A bit more detail from FAQs : )

What drove you to set up the business?

The industry of ethical business is growing. We were inspired by a number of influential publications, events and work placements to set up Origin the way it is. Whether it was working for ‘false corporates’ claiming to believe in their corporate social responsibility, studying the development aid sector in the last fifty years, exploring ways of change in Needs Assessments with local people in African villages, or attending courses run by Humanitarian Aid training organisations, we wanted Origin to stand for cultures working together through business means and market forces, making that work for a social impact. Hopefully a large one in time.

 

How do you create the sweatshirts?

The concept is that artisanal fabrics are brought back from specific tribes in Africa. They are hand woven and represent a piece of that tribe’s history and culture. We pay a good price for the locals to make them, and in time intend to make this a lucrative market for these artisans. These beautiful fabrics then adorn our organic sweatshirts, which are supplied by the best and most responsible supplier of ethical organic clothing we could find (at an expectedly higher cost), Rapanui. These pieces of hand-woven African history are brought together with our organic branding labels by Zimbabwean talent Nomi and her team to produce the signature Origin sweatshirt.

 

So where does the money actually go?

Once the pieces are purchased, imported, brought together and branded, the entire product costs us £25 to make. Then 100% of the profit goes straight into the budget for the development projects that have been designed and critiqued already by our expert panel of advisors. The projects are based in the same tribes from which the beautiful hand woven fabrics originated.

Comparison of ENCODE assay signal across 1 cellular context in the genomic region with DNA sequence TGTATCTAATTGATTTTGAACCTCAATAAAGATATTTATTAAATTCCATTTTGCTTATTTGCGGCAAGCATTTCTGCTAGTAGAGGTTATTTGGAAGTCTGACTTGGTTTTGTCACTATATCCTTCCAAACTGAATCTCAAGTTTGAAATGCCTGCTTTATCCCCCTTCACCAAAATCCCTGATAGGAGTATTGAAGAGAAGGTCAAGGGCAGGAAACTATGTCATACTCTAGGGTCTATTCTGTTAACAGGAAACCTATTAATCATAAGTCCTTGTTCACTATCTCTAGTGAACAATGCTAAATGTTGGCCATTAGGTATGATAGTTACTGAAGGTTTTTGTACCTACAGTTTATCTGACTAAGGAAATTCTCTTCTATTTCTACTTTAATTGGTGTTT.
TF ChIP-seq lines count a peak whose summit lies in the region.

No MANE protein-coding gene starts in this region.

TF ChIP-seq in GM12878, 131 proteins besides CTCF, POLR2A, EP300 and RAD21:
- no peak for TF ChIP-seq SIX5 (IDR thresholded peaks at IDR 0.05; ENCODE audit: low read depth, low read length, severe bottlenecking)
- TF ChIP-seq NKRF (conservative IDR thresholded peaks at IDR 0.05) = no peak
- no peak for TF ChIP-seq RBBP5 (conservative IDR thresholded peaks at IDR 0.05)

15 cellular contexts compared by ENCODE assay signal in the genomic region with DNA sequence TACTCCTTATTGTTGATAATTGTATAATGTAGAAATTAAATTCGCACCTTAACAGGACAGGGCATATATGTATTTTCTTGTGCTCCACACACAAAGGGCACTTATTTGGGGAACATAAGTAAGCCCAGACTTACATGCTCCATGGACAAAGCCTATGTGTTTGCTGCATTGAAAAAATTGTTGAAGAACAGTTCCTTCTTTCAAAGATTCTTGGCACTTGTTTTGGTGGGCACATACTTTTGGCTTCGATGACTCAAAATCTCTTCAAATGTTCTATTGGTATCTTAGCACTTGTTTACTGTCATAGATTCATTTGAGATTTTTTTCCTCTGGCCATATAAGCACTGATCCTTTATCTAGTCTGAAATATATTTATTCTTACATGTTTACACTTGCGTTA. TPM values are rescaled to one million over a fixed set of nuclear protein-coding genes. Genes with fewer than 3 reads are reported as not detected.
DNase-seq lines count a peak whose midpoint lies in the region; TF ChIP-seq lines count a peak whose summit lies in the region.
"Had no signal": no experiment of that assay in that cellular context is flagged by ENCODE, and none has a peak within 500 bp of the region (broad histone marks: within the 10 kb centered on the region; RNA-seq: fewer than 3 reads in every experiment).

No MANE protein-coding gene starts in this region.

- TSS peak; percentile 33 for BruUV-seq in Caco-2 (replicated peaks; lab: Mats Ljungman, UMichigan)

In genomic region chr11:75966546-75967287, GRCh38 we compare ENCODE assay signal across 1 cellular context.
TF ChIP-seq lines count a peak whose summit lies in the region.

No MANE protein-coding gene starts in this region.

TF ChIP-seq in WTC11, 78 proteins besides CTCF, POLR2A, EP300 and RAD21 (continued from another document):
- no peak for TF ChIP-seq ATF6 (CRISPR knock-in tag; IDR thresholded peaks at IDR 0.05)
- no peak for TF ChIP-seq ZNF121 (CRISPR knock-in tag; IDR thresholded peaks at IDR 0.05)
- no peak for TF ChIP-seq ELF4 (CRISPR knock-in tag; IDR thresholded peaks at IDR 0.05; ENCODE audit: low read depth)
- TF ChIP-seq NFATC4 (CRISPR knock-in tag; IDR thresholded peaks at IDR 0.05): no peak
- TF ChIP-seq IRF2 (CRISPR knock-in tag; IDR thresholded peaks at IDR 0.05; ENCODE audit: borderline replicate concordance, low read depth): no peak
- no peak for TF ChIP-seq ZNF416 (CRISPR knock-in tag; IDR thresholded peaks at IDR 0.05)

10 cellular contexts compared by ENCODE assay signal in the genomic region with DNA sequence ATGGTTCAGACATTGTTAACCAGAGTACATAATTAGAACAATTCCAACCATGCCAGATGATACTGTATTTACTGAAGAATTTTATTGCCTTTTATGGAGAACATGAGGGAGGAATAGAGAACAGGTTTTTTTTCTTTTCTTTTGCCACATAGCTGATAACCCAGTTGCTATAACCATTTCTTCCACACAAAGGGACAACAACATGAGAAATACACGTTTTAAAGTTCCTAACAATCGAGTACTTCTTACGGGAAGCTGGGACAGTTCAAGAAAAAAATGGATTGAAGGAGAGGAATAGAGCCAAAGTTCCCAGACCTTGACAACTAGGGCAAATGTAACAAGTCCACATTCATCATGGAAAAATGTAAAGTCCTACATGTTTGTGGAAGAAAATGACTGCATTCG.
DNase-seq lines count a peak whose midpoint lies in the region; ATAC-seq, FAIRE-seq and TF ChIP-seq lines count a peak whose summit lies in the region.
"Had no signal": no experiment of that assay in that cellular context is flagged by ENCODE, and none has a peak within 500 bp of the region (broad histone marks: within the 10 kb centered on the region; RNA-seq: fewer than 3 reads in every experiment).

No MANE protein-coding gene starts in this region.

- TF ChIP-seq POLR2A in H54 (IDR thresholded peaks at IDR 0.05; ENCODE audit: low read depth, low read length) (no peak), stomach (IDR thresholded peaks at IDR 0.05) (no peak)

We already have many ideas, structures and partners in Sub-Saharan Africa, and the principles within which Origin works means this money is not being lost or buying something that will gather dust in the corner. It is not going into the hands of the corrupt officials, but straight into the project that the Origin community can read about on the website and know that this is the way that modern business can be conducted.

 

How does the business succeed without any profit?

So far, we have personally invested £12,000 in Origin. We won’t be taking any wage from this business until the concept is proven, the business is established and, even when that happens (fingers crossed), that wage will be for one of us and it will be a ‘fit for sector’ wage. That means there will be no increasing wage if the business becomes more lucrative. An increase in profit will translate to more money for development projects. In addition to this, we will also reinvest the money that we initially injected into the business to continue to create new products and grow the brand.

 

Can you be a not-for-profit and a business?

Companies like Origin embody the concept that people want to buy things that mean something; something that goes beyond that physical product.

It seems the ‘us vs them’ wave crashing across the world at the moment is giving birth to an increasingly conscious population, who want to stand for something more collaborative, collective and basically kinder.

We are generating funds for development projects from people who buy their sweatshirts knowing not only that the sweatshirt has an interesting back story, but that all the money beyond the ‘cost-to-make’ price is going to a good cause in communities where extreme need is an understatement. To further that part, rather than scaremongering with pictures of ill health in deprived communities, we’d rather lead with a more positive and proactive marketing strategy.

We are passionate that very different cultures, built upon often destructive histories, are coming together and collaborating to produce a world in which there genuinely will be less suffering as a result of responsible business growth. 

Every time someone buys a sweatshirt, the Origin community grows and the ethical business movement succeeds that little bit more.